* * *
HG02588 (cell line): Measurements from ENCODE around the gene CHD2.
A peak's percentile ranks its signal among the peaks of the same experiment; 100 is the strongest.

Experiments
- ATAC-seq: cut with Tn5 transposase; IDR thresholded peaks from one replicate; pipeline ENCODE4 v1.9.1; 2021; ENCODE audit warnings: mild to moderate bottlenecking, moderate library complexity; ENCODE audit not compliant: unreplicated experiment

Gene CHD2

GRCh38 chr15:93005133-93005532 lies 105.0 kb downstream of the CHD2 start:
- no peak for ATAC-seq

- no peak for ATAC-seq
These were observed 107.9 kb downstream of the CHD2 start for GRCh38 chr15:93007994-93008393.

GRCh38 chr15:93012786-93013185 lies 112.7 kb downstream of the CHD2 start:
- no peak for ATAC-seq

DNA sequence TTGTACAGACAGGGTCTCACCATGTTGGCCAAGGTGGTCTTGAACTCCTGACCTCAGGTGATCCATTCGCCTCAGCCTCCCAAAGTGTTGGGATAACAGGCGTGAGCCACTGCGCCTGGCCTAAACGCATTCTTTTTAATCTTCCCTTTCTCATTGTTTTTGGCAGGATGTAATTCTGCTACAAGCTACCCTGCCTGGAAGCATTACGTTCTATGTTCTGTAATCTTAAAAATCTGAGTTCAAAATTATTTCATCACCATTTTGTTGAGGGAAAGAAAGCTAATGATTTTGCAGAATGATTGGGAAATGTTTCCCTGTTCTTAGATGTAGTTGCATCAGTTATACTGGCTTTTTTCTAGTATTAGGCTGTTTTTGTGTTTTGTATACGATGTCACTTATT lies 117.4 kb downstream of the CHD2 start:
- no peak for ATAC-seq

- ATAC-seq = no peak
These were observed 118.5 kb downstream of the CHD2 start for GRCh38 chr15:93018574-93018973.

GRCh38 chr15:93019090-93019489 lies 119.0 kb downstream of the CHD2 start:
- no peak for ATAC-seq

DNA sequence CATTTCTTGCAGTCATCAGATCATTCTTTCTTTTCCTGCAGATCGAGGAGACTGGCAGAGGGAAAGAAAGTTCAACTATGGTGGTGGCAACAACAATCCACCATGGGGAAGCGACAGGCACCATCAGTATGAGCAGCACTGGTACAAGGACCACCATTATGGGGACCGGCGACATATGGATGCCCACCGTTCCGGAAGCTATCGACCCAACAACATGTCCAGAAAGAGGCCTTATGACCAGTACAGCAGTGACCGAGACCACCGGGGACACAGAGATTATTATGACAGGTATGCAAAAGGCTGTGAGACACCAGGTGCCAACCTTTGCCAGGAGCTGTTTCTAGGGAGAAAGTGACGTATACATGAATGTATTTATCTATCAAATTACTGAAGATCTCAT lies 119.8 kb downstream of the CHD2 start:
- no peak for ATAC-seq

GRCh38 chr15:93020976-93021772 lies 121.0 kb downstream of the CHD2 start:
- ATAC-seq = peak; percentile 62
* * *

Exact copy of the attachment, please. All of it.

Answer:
HG02588 (cell line): Measurements from ENCODE around the gene CHD2.
A peak's percentile ranks its signal among the peaks of the same experiment; 100 is the strongest.

Experiments
- ATAC-seq: cut with Tn5 transposase; IDR thresholded peaks from one replicate; pipeline ENCODE4 v1.9.1; 2021; ENCODE audit warnings: mild to moderate bottlenecking, moderate library complexity; ENCODE audit not compliant: unreplicated experiment

Gene CHD2

GRCh38 chr15:93005133-93005532 lies 105.0 kb downstream of the CHD2 start:
- no peak for ATAC-seq

- no peak for ATAC-seq
These were observed 107.9 kb downstream of the CHD2 start for GRCh38 chr15:93007994-93008393.

GRCh38 chr15:93012786-93013185 lies 112.7 kb downstream of the CHD2 start:
- no peak for ATAC-seq

DNA sequence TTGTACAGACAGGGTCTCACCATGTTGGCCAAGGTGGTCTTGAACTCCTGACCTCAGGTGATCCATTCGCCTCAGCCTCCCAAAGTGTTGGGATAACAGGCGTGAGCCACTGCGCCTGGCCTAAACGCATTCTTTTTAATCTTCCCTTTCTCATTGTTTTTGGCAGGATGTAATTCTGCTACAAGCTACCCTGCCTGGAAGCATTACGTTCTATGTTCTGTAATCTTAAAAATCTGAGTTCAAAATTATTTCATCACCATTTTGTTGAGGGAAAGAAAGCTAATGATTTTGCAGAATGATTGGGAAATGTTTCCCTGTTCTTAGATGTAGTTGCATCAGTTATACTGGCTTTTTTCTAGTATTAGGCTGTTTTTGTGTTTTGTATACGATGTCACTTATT lies 117.4 kb downstream of the CHD2 start:
- no peak for ATAC-seq

- ATAC-seq = no peak
These were observed 118.5 kb downstream of the CHD2 start for GRCh38 chr15:93018574-93018973.

GRCh38 chr15:93019090-93019489 lies 119.0 kb downstream of the CHD2 start:
- no peak for ATAC-seq

DNA sequence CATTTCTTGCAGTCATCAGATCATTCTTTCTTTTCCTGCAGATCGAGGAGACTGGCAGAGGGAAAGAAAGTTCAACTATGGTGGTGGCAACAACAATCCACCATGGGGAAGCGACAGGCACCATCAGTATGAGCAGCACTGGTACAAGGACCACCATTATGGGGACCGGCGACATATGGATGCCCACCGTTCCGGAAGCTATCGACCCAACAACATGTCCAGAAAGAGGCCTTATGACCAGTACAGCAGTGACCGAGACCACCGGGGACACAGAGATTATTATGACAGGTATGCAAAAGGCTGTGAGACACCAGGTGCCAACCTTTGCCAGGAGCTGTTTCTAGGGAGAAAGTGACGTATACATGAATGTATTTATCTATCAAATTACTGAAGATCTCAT lies 119.8 kb downstream of the CHD2 start:
- no peak for ATAC-seq

GRCh38 chr15:93020976-93021772 lies 121.0 kb downstream of the CHD2 start:
- ATAC-seq = peak; percentile 62